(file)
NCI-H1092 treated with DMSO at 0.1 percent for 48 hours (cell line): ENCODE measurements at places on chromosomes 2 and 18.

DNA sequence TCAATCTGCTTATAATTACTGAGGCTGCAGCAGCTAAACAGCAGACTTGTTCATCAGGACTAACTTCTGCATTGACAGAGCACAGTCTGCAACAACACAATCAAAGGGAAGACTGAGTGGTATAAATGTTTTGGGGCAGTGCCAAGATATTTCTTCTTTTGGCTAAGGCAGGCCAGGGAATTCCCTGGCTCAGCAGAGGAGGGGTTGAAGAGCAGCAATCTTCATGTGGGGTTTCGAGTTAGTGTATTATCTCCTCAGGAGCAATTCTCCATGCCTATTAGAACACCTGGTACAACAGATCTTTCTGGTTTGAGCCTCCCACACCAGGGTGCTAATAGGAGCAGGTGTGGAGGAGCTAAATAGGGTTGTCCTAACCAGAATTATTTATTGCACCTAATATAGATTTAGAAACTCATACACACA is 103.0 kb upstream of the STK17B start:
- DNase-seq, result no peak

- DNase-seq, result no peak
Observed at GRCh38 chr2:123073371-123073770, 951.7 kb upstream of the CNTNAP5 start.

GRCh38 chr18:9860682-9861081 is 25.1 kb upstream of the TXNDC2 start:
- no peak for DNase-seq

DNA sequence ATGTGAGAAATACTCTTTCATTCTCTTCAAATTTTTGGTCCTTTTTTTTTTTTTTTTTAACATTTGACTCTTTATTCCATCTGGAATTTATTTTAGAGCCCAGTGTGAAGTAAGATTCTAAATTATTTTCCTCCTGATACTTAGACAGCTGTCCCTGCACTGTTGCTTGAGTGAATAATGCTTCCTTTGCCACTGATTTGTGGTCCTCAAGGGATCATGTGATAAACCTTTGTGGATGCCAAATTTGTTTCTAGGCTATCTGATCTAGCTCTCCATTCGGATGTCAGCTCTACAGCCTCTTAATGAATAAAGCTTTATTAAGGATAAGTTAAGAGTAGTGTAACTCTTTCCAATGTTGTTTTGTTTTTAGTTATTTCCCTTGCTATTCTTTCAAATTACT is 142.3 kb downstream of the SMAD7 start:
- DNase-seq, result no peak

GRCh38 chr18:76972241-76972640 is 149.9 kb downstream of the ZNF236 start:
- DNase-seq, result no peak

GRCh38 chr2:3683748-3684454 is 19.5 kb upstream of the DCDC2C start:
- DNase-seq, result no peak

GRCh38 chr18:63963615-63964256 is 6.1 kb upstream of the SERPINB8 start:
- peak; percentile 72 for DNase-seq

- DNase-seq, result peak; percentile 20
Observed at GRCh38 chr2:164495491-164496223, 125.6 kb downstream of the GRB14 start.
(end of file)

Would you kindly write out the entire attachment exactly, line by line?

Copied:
NCI-H1092 treated with DMSO at 0.1 percent for 48 hours (cell line): ENCODE measurements at places on chromosomes 2 and 18.

DNA sequence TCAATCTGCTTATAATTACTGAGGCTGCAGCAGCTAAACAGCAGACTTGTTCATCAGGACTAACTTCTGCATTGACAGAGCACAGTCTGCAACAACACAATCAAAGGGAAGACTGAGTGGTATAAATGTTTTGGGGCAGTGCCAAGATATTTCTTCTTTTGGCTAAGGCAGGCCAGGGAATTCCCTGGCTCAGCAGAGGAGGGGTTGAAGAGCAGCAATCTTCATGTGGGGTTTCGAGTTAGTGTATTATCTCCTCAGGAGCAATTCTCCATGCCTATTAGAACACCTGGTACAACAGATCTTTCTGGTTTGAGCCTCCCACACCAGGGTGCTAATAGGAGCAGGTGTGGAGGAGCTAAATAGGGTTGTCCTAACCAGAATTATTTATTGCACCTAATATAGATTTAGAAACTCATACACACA is 103.0 kb upstream of the STK17B start:
- DNase-seq, result no peak

- DNase-seq, result no peak
Observed at GRCh38 chr2:123073371-123073770, 951.7 kb upstream of the CNTNAP5 start.

GRCh38 chr18:9860682-9861081 is 25.1 kb upstream of the TXNDC2 start:
- no peak for DNase-seq

DNA sequence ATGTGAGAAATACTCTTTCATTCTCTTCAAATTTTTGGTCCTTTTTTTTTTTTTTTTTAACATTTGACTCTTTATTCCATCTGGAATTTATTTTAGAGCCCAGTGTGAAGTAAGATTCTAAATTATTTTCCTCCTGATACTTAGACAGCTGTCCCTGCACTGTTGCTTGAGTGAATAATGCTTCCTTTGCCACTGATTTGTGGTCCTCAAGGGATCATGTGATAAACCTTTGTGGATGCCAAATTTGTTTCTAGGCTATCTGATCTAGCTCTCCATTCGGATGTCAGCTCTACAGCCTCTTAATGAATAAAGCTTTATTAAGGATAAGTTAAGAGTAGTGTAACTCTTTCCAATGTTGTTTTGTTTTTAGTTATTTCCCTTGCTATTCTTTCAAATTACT is 142.3 kb downstream of the SMAD7 start:
- DNase-seq, result no peak

GRCh38 chr18:76972241-76972640 is 149.9 kb downstream of the ZNF236 start:
- DNase-seq, result no peak

GRCh38 chr2:3683748-3684454 is 19.5 kb upstream of the DCDC2C start:
- DNase-seq, result no peak

GRCh38 chr18:63963615-63964256 is 6.1 kb upstream of the SERPINB8 start:
- peak; percentile 72 for DNase-seq

- DNase-seq, result peak; percentile 20
Observed at GRCh38 chr2:164495491-164496223, 125.6 kb downstream of the GRB14 start.